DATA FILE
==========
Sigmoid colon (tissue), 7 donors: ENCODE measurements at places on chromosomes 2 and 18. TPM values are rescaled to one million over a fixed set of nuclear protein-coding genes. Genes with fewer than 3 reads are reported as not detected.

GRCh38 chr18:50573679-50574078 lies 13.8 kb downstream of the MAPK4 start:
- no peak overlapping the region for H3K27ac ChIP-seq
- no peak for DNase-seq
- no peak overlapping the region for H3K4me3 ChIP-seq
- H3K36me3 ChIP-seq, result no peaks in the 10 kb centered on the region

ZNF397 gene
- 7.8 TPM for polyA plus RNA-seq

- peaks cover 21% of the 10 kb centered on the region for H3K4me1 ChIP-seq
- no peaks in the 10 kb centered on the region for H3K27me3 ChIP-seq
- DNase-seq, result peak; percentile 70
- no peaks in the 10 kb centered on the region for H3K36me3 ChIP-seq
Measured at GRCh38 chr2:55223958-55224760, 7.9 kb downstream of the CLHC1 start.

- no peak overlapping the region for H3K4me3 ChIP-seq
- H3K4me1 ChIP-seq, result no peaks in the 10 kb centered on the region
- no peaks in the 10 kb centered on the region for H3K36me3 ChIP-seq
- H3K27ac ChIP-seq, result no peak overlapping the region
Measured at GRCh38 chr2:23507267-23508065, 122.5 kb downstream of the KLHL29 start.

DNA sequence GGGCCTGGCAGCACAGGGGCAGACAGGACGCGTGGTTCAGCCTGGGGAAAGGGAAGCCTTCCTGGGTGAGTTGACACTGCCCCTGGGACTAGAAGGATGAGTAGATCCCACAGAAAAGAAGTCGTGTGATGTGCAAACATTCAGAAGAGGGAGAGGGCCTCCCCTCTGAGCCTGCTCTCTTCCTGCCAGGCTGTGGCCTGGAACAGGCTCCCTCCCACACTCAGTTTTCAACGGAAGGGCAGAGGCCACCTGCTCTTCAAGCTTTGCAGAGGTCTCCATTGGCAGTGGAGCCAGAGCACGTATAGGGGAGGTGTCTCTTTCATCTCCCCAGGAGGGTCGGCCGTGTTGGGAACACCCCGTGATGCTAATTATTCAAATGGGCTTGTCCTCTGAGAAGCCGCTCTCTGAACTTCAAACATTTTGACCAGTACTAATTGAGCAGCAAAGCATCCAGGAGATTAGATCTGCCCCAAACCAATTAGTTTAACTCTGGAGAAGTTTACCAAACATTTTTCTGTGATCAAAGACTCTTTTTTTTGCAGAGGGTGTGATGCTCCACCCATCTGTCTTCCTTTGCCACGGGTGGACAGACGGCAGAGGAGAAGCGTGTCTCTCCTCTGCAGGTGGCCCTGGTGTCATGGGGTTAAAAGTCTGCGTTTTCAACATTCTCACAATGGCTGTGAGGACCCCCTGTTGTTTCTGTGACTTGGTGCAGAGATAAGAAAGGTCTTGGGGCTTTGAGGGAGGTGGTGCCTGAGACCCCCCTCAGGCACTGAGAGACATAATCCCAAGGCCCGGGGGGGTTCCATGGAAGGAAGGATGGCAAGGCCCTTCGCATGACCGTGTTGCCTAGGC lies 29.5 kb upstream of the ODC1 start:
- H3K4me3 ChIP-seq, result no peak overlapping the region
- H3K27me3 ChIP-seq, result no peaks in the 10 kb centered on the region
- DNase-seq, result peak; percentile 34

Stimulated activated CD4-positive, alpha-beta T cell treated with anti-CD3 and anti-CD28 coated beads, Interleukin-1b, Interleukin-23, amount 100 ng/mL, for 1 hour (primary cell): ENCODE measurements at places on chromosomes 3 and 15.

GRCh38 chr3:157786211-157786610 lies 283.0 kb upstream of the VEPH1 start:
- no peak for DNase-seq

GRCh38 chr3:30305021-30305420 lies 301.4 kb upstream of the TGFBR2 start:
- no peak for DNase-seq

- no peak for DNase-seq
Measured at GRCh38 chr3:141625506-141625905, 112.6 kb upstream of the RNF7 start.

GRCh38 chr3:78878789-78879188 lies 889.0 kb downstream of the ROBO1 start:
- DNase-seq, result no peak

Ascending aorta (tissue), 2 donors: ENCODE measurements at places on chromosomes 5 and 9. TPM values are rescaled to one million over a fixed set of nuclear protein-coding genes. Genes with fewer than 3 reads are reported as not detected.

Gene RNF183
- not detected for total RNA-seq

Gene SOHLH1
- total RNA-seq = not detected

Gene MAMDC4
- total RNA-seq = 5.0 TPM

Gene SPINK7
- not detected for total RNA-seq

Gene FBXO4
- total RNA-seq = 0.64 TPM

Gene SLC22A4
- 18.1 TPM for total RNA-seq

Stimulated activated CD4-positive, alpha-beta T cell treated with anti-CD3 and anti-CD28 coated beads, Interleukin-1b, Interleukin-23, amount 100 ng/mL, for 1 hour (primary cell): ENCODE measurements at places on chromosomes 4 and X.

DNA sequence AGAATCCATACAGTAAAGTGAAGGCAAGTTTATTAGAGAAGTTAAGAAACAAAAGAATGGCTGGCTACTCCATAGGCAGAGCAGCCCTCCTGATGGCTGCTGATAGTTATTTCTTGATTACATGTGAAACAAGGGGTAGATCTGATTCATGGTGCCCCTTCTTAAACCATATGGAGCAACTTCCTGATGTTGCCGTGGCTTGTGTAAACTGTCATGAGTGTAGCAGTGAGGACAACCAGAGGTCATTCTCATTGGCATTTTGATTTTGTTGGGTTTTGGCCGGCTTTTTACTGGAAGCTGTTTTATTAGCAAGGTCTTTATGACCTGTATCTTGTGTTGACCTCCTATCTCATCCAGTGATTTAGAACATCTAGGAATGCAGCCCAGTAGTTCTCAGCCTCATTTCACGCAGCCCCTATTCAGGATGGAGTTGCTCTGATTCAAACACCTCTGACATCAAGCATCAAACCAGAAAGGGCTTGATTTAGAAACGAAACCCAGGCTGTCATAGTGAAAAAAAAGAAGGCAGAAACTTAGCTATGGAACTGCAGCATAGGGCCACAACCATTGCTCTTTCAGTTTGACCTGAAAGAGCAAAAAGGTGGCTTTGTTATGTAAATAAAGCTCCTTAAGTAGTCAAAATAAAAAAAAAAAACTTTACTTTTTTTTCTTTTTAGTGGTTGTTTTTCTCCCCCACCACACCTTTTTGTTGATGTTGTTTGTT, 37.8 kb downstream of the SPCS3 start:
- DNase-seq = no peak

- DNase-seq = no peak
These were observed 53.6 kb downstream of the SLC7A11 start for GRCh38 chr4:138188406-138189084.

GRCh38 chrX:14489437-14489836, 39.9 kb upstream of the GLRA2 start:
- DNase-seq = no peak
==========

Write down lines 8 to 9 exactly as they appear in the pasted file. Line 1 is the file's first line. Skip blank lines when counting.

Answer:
- 7.8 TPM for polyA plus RNA-seq

- peaks cover 21% of the 10 kb centered on the region for H3K4me1 ChIP-seq